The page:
- For Now City Hall Off Limits to Republican Mayoral Candidate in Huntington
- ANALYSIS: Mayoral Candidate Claims Constitutional, Political Interference... or May God Strike Him with a Lightning Bolt
- Huntington Police Make Eight Arrests for Drug Possession
- Hot Humid Natsu 2016 Prepares for Fall Con IMAGES
- Rooster's Hosts Princess Night with Mickey and Minnie Mouse IMAGES
- Hearing Monday for Mayoral Candidate in Magistrate Court
- Council Passes Union Extensions; Fire Departent Members Line Up in Hallway
- West Virginia American Water Update on Water System Restoration in Flood-Impacted Areas
- Student to compete on NBC’s ‘American Ninja Warrior’ tonight
- A Natsu No Romp for Sailor Moon Crystal and Scouts IMAGES
Trifecta’s Hollywood-Level Work Standard Has Huntington on the Edge of Becoming a Boutique Film-making Community
“If we bring film and commercial projects to Huntington, every restaurant wins,” explained Trifecta president Joe Murphy. “The entire economy gets a boost, whether it’s a three day shoot or a three month shoot. It’s not just Huntington, it’s happening everywhere, Technology has leveled the playing field.”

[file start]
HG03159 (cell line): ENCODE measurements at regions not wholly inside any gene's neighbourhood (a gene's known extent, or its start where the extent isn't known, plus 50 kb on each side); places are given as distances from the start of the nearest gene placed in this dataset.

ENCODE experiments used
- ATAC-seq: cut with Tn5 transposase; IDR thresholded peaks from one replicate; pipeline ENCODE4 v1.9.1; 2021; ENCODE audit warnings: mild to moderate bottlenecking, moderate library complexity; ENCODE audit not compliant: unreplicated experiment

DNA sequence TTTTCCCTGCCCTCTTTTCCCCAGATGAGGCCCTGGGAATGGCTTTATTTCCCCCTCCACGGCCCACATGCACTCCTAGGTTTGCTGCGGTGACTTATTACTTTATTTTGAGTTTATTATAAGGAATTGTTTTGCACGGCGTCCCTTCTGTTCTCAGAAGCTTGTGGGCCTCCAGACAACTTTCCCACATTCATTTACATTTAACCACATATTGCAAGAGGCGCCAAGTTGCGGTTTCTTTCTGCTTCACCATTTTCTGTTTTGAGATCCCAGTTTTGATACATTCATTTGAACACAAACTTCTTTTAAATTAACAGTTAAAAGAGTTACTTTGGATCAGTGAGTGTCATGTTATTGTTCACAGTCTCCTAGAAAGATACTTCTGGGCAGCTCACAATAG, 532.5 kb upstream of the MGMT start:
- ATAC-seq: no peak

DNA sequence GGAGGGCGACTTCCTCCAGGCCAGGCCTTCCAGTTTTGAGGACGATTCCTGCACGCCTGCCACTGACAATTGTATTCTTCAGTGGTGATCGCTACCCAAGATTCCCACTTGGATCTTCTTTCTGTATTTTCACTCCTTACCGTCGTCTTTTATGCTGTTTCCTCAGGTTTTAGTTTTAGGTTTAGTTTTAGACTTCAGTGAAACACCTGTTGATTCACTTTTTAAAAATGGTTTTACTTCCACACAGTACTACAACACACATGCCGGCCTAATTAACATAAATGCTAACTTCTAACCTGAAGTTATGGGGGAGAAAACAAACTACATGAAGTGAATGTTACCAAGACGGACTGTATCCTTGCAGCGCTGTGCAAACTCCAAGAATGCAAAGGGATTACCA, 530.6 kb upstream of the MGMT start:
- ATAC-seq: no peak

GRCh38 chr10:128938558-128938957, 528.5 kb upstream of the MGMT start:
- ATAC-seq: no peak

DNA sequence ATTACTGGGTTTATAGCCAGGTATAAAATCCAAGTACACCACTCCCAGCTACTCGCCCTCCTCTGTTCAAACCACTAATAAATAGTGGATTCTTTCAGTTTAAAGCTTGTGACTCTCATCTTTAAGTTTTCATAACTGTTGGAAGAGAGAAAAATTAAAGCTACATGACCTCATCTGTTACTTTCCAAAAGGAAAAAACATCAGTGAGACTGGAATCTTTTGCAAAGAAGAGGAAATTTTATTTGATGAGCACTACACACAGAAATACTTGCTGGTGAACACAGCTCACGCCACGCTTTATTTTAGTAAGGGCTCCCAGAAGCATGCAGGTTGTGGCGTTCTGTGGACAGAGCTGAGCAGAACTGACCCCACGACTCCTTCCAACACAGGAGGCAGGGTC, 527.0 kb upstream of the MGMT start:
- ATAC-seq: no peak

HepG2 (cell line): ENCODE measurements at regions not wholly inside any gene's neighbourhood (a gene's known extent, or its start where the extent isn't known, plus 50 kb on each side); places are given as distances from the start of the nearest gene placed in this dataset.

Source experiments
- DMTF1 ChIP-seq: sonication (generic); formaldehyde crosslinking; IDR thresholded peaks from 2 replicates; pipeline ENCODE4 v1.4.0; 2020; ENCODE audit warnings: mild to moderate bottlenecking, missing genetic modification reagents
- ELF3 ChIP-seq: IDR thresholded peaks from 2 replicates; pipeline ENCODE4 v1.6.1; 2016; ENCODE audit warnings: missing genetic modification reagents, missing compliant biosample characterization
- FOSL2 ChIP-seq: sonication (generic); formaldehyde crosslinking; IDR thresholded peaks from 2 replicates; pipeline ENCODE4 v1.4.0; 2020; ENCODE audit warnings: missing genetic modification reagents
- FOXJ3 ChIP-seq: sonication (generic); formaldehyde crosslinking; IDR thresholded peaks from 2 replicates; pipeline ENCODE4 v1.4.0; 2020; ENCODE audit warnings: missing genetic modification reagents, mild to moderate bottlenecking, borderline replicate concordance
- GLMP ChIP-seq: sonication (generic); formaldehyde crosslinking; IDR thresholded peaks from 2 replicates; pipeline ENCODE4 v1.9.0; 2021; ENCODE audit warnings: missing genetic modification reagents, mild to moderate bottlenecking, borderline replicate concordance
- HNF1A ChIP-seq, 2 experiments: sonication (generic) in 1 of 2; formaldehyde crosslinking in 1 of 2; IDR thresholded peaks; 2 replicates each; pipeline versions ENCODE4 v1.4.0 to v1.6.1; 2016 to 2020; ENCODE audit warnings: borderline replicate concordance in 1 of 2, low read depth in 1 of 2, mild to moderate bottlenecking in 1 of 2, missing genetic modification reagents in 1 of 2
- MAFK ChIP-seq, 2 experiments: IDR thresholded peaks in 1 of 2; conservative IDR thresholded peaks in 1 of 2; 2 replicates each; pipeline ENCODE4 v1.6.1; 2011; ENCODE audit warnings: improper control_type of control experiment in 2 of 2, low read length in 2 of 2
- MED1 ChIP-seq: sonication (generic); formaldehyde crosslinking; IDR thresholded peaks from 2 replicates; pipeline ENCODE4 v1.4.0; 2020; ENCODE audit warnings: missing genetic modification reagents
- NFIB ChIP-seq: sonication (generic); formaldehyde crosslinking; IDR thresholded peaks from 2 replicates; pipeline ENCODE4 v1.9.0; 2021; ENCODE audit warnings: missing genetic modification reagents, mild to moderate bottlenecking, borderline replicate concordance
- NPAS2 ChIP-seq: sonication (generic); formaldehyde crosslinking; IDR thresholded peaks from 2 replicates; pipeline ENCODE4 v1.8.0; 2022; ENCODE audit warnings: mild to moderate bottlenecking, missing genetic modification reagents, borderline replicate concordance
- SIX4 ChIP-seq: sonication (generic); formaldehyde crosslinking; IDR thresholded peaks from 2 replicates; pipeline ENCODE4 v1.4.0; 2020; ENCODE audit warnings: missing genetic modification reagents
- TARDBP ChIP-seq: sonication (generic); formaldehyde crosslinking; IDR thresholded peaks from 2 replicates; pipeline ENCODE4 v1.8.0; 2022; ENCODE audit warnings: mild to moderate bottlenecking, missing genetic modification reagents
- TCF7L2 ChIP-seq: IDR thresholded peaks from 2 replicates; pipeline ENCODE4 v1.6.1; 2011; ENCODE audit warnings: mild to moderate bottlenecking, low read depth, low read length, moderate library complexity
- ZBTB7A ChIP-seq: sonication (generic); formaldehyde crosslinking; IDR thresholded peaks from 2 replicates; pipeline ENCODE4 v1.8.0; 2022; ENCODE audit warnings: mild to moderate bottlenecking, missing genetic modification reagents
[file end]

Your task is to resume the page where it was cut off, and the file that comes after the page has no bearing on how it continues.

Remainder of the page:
Describing themselves as “opportunists” in a perfect storm of optimum, Murphy described the city as “on fire” ready to become a boon town again.
Founded in 2007 by Joe Murphy and Jack Reynolds, the company received a break when Darrel Fetty and the History Channel asked them to produce a documentary. “America’s Greatest Feud: The History of the Hatfields & McCoys,” which offers the Insight of historians, scholars and descendants, as well as dramatic reenactments shot at Heritage Farm, near Huntington.
In addition, Huntington has come together and worked on other “rush” film projects, such as a late 40’s commercial for the Convention and Visitor’s Bureau.